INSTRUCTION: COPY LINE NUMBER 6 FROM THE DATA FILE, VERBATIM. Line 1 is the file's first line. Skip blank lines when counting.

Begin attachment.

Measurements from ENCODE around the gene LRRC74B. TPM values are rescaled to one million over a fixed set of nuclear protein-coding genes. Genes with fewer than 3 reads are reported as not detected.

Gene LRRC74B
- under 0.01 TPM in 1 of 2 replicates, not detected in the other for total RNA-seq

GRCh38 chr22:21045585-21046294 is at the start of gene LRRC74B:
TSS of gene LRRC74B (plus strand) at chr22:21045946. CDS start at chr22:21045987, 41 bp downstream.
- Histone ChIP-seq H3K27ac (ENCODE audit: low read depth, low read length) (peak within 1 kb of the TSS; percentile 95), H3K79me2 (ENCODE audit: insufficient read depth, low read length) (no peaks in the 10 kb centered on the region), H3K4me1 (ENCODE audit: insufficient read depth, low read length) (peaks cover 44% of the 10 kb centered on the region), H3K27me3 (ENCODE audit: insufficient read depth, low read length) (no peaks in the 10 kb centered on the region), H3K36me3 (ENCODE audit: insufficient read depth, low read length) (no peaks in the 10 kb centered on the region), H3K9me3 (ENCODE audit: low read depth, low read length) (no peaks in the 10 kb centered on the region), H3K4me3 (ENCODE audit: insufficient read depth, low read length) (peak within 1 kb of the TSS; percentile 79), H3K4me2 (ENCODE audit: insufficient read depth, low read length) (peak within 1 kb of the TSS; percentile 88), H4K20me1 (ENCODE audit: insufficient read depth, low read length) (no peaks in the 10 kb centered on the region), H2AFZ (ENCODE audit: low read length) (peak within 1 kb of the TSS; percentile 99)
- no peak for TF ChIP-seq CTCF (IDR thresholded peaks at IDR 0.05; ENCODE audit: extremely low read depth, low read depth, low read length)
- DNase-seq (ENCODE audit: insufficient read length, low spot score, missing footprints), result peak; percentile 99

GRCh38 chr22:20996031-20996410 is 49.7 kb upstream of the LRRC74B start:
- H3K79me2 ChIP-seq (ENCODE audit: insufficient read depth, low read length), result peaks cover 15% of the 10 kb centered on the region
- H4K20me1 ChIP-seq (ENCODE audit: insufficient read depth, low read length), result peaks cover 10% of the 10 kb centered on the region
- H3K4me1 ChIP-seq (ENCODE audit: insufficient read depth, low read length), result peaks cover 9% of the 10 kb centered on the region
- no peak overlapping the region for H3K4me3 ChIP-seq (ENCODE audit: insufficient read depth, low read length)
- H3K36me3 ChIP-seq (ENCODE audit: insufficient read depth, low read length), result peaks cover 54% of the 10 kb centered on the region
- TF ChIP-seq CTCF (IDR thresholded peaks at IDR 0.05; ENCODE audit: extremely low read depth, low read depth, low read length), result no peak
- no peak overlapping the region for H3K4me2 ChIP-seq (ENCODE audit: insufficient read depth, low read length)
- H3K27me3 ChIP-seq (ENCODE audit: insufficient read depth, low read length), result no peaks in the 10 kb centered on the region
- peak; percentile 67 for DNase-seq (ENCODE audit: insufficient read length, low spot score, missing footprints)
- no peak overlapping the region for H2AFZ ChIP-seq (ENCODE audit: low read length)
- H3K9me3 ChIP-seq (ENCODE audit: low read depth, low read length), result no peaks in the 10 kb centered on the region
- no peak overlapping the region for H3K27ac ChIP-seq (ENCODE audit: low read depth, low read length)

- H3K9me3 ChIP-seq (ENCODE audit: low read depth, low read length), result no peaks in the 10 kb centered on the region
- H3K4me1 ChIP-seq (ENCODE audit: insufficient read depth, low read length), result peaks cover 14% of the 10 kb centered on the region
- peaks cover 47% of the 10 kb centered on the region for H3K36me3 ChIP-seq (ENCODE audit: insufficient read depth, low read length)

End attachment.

- Histone ChIP-seq H3K27ac (ENCODE audit: low read depth, low read length) (peak within 1 kb of the TSS; percentile 95), H3K79me2 (ENCODE audit: insufficient read depth, low read length) (no peaks in the 10 kb centered on the region), H3K4me1 (ENCODE audit: insufficient read depth, low read length) (peaks cover 44% of the 10 kb centered on the region), H3K27me3 (ENCODE audit: insufficient read depth, low read length) (no peaks in the 10 kb centered on the region), H3K36me3 (ENCODE audit: insufficient read depth, low read length) (no peaks in the 10 kb centered on the region), H3K9me3 (ENCODE audit: low read depth, low read length) (no peaks in the 10 kb centered on the region), H3K4me3 (ENCODE audit: insufficient read depth, low read length) (peak within 1 kb of the TSS; percentile 79), H3K4me2 (ENCODE audit: insufficient read depth, low read length) (peak within 1 kb of the TSS; percentile 88), H4K20me1 (ENCODE audit: insufficient read depth, low read length) (no peaks in the 10 kb centered on the region), H2AFZ (ENCODE audit: low read length) (peak within 1 kb of the TSS; percentile 99)